How to Know When It’s Time To Go

This week, after spending more than seven years as CISO, I resigned. It was lovely to get an avalanche of good wishes from colleagues and teammates. I’m excited about my future opportunities. I was asked “why now?” and my response was “because I knew it was time”. And a number of folks asked,

Calendar tiles, with the day tile moving so fast you cannot read the date
Calendar tiles, with the day tile moving so fast you cannot read the date
Photo by Djim Loic on Unsplash

The simplest answer is that it just felt like the right time to go — but that’s too easy an answer, ignores a lot of soul searching that took place and is not helpful!

As a leader of an organization…

The Benefits of Working in Cybersecurity

At the time, I was completely gobsmacked that a senior leader would say something like this, during an interview no less. Since then, I’ve learned that most non-security people harbor similar thoughts: why would any self-respecting person want to work in a thankless, stress-filled, under-resourced profession like cybersecurity?

I admit to harboring these thoughts myself, especially during times when I feel like all my efforts are going nowhere. …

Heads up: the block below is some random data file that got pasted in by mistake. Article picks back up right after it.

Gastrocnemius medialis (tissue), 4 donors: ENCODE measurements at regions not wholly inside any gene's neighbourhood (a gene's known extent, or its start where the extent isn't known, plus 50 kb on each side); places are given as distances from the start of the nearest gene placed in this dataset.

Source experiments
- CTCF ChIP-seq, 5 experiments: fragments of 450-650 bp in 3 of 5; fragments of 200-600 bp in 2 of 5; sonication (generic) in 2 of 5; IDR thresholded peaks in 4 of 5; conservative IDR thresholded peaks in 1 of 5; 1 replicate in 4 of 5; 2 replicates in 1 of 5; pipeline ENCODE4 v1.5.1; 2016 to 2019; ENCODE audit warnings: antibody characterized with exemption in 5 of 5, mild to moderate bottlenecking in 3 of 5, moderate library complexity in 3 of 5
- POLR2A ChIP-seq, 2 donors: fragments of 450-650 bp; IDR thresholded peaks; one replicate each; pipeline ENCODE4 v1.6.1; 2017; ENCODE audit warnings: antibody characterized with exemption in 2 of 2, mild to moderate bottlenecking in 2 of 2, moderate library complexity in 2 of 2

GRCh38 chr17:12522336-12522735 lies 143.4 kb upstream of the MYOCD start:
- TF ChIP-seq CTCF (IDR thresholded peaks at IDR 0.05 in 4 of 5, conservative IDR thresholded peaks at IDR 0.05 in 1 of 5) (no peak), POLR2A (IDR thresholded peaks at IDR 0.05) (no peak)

Congratulations, You Made It! And other good Security news.

Exploding multi-color fireworks on a black background
Exploding multi-color fireworks on a black background

It’s December already. Not just any December, but THIS December: 2020. The year of COVID and elections and COVID and BLM and COVID and natural disasters and COVID. And did I mention COVID?

Whatever state you are currently in — happy, healthy, sad, sick — I want to wish you a Happy New Year because, by golly (does anyone even use this term anymore?), you’ve earned it. You made it through a really really tough year. Maybe a little older and wiser and perhaps sadder, but you are here.

For those…

Another glorious day in Buckeye Nation

A view of the Ohio State Oval, with the university seal in the foreground. In the distance, the top of Thompson Library.
A view of the Ohio State Oval, with the university seal in the foreground. In the distance, the top of Thompson Library.
The Oval at Ohio State University